In keeping with the current theme of social media, I sat down with Principals’ David and Marilyn Shank to further examine the issue of responding to negative social media comments. This blog will follow a Q&A format.

Q: When should you respond to negative social media comments and is there ever a time you shouldn’t respond?

M: “If there is misinformation given in a negative comment, you need to politely correct the information. You also want to respond when a customer asks for help regarding a product or service. In those two instances, there is not a decision to be made, you need to respond. If you correct misinformation or deal with a complaint, you’ve taken it off the table. You should not respond when it’s a person whose opinions you are not likely to change and when the person or persons commenting are not your target audience”.

D: “It depends on the medium. You have to be careful about how you address someone; you never want to sound too corporate, or condescending. And as a writer, you need to convey empathy and sometimes even a good sense of humor can help lighten the mood, or even solve the problem. But, humor can be tricky. It has to be in good taste and not appear to demean or diminish the issue”.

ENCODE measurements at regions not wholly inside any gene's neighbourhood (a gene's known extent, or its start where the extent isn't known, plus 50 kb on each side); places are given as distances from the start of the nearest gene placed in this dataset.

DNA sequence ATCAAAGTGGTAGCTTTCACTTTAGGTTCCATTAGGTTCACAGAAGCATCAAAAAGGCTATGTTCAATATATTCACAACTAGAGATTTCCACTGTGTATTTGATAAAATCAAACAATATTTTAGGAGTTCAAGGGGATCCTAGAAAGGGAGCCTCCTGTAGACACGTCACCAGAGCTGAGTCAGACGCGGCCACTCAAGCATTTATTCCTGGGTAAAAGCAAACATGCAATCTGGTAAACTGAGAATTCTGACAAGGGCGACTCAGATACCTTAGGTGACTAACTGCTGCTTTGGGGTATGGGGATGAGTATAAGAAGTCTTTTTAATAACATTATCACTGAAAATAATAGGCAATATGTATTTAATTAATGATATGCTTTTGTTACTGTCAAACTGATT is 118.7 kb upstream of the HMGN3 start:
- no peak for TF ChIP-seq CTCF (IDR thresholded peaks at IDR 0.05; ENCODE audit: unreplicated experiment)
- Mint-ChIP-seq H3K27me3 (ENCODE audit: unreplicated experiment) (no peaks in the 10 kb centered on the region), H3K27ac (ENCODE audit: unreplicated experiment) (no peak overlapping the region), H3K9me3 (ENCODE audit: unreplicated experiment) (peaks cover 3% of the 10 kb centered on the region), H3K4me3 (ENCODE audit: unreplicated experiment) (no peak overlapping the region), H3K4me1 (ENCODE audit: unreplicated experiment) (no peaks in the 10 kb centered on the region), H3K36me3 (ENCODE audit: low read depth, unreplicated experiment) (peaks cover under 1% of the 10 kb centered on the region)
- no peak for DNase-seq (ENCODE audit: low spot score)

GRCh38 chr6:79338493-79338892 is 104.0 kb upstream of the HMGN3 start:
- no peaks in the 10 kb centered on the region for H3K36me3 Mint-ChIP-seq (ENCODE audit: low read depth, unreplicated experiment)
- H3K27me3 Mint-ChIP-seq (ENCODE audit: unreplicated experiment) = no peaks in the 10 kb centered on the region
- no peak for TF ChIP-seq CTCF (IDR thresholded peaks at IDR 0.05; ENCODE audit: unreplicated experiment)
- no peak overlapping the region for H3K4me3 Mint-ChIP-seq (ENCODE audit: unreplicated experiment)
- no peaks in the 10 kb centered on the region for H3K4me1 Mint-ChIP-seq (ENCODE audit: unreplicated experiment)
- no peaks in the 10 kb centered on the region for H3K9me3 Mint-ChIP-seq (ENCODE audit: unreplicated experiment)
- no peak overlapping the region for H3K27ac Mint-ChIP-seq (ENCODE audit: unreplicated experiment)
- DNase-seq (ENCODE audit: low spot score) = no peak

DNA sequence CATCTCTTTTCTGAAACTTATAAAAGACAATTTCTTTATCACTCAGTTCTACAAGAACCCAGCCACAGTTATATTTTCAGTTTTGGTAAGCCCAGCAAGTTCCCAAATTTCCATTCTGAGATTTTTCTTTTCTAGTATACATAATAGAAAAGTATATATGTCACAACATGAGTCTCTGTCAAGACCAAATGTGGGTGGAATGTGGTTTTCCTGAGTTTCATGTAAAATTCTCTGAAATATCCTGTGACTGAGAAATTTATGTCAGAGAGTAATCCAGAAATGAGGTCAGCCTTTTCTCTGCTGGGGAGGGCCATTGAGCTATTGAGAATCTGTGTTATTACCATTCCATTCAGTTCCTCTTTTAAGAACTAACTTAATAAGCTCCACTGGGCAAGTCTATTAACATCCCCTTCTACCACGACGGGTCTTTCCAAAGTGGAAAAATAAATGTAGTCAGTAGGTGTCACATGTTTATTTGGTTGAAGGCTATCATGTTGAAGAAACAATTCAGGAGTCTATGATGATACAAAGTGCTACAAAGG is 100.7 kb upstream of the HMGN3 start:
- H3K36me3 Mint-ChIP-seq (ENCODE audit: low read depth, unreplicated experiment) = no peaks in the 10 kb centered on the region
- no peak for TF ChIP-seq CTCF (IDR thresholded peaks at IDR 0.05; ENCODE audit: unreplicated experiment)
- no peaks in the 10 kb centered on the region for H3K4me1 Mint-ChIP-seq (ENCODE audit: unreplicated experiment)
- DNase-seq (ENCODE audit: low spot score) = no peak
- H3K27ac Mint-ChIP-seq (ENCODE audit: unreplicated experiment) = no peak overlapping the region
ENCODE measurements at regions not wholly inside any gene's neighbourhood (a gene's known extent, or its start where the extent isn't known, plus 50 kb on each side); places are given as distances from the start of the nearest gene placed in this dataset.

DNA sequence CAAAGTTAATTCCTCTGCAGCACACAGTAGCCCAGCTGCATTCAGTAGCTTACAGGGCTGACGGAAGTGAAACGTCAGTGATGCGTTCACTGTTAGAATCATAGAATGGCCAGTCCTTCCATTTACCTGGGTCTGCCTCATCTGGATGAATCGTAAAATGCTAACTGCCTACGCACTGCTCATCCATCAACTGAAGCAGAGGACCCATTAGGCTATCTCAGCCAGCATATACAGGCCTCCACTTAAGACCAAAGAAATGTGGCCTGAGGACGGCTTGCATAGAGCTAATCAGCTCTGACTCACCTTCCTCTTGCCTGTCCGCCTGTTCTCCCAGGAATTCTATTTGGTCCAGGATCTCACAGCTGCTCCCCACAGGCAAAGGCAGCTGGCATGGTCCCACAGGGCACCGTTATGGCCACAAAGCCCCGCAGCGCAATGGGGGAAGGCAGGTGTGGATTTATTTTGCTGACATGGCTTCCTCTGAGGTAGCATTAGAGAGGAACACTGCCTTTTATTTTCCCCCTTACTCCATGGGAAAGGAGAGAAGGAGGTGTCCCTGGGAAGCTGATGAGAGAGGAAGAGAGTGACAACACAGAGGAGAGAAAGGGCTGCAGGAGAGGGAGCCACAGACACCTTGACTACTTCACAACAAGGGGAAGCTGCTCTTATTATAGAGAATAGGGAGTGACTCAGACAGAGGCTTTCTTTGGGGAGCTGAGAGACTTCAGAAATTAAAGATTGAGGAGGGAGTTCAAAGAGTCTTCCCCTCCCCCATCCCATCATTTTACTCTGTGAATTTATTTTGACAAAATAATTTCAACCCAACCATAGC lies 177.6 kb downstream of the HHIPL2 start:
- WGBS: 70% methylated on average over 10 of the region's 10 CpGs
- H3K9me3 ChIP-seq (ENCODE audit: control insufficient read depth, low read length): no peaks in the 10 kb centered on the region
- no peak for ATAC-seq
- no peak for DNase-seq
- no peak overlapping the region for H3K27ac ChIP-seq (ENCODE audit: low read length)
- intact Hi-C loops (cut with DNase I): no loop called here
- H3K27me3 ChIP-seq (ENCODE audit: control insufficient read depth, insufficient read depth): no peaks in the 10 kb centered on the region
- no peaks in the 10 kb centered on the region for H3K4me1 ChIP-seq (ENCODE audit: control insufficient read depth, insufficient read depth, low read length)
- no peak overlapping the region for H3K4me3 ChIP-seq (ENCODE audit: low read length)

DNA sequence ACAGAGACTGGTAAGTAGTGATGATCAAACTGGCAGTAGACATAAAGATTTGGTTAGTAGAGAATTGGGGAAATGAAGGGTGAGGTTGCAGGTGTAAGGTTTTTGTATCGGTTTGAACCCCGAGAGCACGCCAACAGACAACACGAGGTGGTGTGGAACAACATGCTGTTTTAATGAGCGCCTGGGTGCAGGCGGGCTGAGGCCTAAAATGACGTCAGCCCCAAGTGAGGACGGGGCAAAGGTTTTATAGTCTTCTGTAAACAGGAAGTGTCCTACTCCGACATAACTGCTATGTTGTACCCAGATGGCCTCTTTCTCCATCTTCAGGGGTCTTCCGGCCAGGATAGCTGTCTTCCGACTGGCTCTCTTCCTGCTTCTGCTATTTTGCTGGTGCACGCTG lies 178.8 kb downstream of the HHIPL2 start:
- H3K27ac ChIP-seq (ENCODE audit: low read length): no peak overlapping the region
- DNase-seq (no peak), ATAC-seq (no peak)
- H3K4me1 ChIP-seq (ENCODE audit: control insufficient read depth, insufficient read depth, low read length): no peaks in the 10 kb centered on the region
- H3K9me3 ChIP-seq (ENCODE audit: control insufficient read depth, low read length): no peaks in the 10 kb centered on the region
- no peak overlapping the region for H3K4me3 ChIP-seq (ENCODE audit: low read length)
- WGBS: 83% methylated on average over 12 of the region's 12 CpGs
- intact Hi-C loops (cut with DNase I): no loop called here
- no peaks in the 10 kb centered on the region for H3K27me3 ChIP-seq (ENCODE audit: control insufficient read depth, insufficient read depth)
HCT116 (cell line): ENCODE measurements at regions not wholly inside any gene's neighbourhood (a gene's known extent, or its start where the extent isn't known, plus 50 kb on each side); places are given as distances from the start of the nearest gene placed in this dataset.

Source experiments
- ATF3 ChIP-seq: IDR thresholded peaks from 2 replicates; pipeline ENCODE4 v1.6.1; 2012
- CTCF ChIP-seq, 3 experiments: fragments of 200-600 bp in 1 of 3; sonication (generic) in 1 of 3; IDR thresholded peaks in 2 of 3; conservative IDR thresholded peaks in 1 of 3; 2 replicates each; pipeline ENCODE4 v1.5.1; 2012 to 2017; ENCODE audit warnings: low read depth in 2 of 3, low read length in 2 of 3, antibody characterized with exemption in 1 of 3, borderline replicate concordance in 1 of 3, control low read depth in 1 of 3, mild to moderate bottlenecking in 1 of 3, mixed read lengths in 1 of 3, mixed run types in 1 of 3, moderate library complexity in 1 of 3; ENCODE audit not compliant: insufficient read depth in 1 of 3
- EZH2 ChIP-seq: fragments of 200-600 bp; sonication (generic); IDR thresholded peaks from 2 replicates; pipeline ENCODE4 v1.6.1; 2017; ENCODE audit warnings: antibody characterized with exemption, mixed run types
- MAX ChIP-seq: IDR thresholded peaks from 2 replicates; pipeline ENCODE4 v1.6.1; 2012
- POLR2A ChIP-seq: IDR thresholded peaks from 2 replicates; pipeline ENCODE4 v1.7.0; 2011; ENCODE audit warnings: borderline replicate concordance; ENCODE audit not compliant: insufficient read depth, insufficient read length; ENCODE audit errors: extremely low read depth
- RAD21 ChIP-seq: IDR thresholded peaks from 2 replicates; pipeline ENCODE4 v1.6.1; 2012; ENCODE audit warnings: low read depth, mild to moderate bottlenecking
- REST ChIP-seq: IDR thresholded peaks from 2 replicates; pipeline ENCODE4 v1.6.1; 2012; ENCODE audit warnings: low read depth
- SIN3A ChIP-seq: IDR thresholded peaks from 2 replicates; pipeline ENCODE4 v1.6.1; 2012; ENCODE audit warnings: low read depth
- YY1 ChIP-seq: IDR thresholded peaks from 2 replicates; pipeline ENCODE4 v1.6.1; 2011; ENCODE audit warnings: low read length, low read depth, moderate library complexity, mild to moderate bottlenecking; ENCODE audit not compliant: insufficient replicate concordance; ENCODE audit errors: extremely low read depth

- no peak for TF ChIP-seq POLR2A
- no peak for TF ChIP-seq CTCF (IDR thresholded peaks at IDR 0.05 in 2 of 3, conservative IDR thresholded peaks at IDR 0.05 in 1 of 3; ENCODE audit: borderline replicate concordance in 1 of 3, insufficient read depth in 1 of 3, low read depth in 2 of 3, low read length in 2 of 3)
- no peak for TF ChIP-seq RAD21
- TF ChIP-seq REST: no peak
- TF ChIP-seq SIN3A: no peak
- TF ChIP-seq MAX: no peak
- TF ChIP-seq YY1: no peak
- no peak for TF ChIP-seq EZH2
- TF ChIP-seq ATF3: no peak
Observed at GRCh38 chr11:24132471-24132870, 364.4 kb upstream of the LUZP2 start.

Q: So how do you craft a lighthearted sincere response?

M: “Social media expects you to be human, so if you are too corporate sounding or say something that doesn’t resonate with audiences, people will pick up on it. There’s also a tendency to be lighthearted or sarcastic and you do have to be careful not to go too far, especially if you are representing a company. You never want to insult someone’s intelligence by asking if they’ve plugged in since their nonfunctioning washing machine or computer. You might ask a question or two, to see if you are dealing with someone who is starting from ground zero or someone whose product truly isn’t working”.

Q: Throughout your career, how have you formulated key messages to assist with complaints and that provide insight to your companies overall mission?

D: “You want messages that resonate with people. Take Walmart, their basic philosophy “low prices, live better,” resonates with people and reinforcing this key message is important when appropriate. But there could be times when key messages can sound like cookie cutter phrases”.